Art, Religion, and Purpose

Brother Francis used often to speak of the importance of purpose. He would begin with Aristotle, but not end there — for “the Philosopher,” as he was known, did not ascend to the truths of supernatural revelation. Aristotle saw the “four causes” in nature: formal cause, material cause, efficient cause, and final cause. That last, the final cause, is called “the cause of causes.” It is the first in intention and the last in execution. It is synonymous with the purpose of a thing, and is often also called its “end.”

Brother would speak with passion about the loss of a sense of purpose being at the heart of so many of the problems in the world.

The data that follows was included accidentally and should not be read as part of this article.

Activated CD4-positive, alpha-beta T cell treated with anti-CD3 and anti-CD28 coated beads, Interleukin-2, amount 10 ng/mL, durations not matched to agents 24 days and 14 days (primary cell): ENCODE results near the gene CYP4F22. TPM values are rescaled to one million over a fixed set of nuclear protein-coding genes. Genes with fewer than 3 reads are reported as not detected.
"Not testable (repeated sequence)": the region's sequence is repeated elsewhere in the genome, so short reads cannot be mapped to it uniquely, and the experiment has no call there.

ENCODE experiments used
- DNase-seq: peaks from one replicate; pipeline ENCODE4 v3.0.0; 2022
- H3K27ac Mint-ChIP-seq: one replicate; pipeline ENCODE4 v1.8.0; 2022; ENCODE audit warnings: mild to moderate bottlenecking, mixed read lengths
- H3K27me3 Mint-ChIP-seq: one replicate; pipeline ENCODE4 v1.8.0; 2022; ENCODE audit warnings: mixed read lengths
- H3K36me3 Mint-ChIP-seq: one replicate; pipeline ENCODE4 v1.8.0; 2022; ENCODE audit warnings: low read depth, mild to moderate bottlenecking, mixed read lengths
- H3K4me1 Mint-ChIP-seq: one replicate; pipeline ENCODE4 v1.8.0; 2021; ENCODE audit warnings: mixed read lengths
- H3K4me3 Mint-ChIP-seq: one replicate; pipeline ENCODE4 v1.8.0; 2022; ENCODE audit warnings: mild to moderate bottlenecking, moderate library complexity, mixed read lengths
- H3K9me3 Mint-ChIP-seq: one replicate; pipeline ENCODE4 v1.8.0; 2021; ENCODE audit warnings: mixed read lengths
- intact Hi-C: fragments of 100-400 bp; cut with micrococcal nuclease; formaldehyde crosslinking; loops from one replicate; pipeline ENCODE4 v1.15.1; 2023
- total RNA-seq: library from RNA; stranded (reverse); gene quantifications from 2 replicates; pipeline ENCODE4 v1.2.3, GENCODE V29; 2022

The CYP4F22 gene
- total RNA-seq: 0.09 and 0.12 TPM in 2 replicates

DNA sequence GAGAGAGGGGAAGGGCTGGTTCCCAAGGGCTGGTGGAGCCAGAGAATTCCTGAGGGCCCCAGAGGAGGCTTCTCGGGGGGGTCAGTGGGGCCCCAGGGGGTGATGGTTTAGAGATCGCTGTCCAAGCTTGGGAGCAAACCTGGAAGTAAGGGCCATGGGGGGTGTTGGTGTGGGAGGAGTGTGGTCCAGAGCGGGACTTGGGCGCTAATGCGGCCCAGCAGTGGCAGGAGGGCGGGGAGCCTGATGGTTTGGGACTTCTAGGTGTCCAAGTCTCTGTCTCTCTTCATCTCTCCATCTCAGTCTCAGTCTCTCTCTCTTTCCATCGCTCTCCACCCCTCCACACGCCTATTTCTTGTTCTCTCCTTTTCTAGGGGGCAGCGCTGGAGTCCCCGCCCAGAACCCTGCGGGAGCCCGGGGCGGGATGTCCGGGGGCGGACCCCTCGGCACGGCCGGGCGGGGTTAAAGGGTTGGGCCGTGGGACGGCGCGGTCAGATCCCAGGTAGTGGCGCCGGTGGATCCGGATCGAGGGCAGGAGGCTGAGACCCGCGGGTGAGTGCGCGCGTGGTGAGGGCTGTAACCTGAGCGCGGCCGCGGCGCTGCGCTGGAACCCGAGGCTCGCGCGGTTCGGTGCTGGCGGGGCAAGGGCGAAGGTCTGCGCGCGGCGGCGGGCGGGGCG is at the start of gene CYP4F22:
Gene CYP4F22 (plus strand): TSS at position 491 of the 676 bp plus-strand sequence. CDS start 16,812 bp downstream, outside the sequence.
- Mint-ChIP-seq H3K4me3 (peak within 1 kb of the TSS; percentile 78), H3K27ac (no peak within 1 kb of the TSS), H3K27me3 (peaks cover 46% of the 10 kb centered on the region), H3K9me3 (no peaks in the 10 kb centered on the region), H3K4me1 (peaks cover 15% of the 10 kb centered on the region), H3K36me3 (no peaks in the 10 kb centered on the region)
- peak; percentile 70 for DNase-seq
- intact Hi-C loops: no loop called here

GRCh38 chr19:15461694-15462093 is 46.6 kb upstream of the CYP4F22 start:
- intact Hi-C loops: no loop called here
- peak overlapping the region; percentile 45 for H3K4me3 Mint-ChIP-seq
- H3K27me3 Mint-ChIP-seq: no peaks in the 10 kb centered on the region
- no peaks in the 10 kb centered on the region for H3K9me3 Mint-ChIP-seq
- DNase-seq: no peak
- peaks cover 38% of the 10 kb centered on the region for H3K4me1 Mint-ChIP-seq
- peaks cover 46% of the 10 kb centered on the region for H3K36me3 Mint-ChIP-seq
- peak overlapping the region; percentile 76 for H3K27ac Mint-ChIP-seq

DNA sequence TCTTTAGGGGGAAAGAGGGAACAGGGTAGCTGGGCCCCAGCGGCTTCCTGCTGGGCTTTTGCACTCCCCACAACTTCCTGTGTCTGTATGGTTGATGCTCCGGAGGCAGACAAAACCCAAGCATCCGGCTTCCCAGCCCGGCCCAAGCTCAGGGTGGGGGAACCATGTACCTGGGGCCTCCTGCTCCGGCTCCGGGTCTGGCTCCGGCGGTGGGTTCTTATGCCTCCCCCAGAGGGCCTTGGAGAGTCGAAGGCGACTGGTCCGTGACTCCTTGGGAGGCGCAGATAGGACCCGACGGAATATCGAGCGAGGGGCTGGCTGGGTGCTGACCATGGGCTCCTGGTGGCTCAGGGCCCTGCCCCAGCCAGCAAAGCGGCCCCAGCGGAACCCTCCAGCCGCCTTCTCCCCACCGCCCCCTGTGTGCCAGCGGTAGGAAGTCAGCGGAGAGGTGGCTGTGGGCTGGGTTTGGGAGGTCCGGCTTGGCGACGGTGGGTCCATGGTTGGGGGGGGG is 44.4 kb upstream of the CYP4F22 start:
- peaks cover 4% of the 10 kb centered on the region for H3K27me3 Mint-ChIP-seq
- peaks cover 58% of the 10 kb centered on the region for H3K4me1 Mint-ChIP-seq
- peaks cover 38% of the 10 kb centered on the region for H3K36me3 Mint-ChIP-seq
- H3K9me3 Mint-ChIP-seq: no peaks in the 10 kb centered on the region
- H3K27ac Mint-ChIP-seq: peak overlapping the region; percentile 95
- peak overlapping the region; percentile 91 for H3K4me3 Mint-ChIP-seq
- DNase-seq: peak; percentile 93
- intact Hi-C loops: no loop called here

Lately, I am reading the book Rites of Spring: The Great War and the Birth of the Modern Age by the Latvian-Canadian scholar Modris Eksteins. The title borrows from the famous ballet that was a collaborative effort of several masters of the avant-garde, including the choreographer Vaslav Nijinsky, the impresario Sergei Diaghilev, and the composer Igor Stravinsky. Le Sacre du Printemps, as the ballet is named in French, is a perfect specimen of the fierce primitivism of modern serious art forms. Originally named by Stravinsky “The Victim,” the piece ends with a virgin dancing herself to death in an imagined pagan Russian fertility rite. Stravinsky’s music, and the choreography that Nijinsky contrived to accompany it, were both provocatively jarring and hideously ugly. The Rite of Spring famously caused a riot at its 1914 Paris premiere.